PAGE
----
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Rev Environ Health. 2007 Jul-Sep;22(3):213-43.

Environmental toxicology and health effects associated with hexachlorobenzene exposure.

Author information

  • 1Environmental Toxicology Research Laboratory, NIH-RCMI Center for Environmental Health, College of Science, Engineering and Technology, Jackson State University, Jackson, Mississippi 39217, USA.

Abstract

The synthetic industrial chemical hexachlorobenzene (HCB) is a white crystalline solid compound. The substance is a bioaccumulative, persistent, and toxic pollutant. Historically HCB was commonly used as a pesticide and fungicide. Although HCB production and use has ceased in many countries, the compound is still generated inadvertently, as a byproduct and/or impurity in the manufacture of various chlorinated compounds, and released into the environment. Hexachlorobenzene is ubiquitous in air, water, soil, and biological matrices, as well as in major environmental compartments. Exposure to this substance is a public health concern because of its association with a wide range of adverse health effects. The International Agency for Research on Cancer and the United States Environmental Protection Agency classify HCB as a probable human carcinogen. Although globally the consumption of HCB-contaminated food is the principal source of environmental exposure, exposure can also occur through the inhalation of HCB-contaminated air, by dermal contact, or through in utero exposure and breast milk. In addition to cancer, the human health effects associated with HCB exposure involve systemic impairment (thyroid, liver, bone, skin), as well as damage to the kidneys and blood cells and the immune, endocrine, developmental, and nervous systems. In this review, we discuss the sources of HCB and the potential for human exposure, as well as systemic, carcinogenic, and teratogenic health effects.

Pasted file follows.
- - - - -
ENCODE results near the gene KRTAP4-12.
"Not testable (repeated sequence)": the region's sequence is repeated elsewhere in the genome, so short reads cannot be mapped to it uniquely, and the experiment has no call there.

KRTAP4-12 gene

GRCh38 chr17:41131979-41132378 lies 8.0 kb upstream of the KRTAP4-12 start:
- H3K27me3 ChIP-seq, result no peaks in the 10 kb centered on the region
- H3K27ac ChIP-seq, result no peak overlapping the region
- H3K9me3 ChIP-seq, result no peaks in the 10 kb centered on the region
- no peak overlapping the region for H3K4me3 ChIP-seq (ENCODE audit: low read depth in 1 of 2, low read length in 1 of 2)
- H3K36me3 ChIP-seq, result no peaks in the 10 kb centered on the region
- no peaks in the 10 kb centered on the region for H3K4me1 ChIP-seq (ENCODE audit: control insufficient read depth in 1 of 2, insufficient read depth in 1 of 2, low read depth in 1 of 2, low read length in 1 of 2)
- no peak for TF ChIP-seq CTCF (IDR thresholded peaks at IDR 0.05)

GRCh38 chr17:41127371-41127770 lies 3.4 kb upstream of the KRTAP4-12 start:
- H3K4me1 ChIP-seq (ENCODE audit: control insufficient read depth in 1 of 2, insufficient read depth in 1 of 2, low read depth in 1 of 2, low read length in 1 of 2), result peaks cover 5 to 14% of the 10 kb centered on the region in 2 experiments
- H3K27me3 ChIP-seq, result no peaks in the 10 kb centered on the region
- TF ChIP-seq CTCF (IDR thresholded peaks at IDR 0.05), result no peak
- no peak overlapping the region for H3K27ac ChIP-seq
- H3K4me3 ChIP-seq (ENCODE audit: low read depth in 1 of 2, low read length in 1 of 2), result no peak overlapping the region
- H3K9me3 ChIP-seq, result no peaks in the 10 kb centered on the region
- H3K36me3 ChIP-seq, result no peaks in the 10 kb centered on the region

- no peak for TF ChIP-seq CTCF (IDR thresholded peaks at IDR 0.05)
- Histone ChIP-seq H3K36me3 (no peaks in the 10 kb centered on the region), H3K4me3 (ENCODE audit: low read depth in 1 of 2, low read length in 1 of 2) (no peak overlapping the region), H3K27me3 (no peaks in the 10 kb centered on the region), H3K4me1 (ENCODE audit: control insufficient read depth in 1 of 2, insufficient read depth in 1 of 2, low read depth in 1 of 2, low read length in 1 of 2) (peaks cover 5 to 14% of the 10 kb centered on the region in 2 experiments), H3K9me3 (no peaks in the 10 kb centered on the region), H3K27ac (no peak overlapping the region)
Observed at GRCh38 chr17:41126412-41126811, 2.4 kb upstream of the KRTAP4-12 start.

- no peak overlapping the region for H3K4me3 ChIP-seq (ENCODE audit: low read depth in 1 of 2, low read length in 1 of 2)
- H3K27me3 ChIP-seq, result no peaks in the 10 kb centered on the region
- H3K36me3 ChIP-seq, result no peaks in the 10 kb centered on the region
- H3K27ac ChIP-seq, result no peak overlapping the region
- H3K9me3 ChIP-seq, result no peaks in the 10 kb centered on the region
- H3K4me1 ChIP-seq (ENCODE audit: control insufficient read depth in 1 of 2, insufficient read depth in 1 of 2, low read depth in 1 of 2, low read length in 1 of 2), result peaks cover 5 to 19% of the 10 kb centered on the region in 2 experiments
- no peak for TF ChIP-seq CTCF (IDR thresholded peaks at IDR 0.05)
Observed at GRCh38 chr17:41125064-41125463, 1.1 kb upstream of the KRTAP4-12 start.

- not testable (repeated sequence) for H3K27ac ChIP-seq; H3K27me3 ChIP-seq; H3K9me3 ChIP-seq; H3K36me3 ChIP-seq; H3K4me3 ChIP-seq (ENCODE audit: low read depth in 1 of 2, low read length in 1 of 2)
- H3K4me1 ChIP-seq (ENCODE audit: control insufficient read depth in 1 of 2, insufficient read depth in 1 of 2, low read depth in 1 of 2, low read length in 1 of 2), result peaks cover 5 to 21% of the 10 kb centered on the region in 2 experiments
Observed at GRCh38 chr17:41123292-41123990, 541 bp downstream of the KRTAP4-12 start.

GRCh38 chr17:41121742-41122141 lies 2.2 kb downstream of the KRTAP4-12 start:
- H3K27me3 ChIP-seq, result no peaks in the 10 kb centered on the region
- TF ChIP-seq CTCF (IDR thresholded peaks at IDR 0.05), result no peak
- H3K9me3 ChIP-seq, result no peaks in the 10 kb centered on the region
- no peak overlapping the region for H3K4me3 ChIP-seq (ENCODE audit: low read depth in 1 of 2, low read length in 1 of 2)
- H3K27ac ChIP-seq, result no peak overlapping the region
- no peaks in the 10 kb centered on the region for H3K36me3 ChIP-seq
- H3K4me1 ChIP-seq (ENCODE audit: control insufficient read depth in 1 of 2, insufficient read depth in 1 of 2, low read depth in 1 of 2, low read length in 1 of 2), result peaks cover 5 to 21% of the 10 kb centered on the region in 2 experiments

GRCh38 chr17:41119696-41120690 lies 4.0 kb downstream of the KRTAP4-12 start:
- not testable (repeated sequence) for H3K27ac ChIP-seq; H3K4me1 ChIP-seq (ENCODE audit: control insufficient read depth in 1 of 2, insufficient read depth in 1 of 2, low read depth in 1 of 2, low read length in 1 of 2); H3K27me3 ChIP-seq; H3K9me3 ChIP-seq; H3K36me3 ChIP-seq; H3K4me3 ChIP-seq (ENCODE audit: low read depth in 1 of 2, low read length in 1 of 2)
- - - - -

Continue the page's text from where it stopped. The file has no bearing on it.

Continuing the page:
PMID:
18078005
[PubMed - indexed for MEDLINE]
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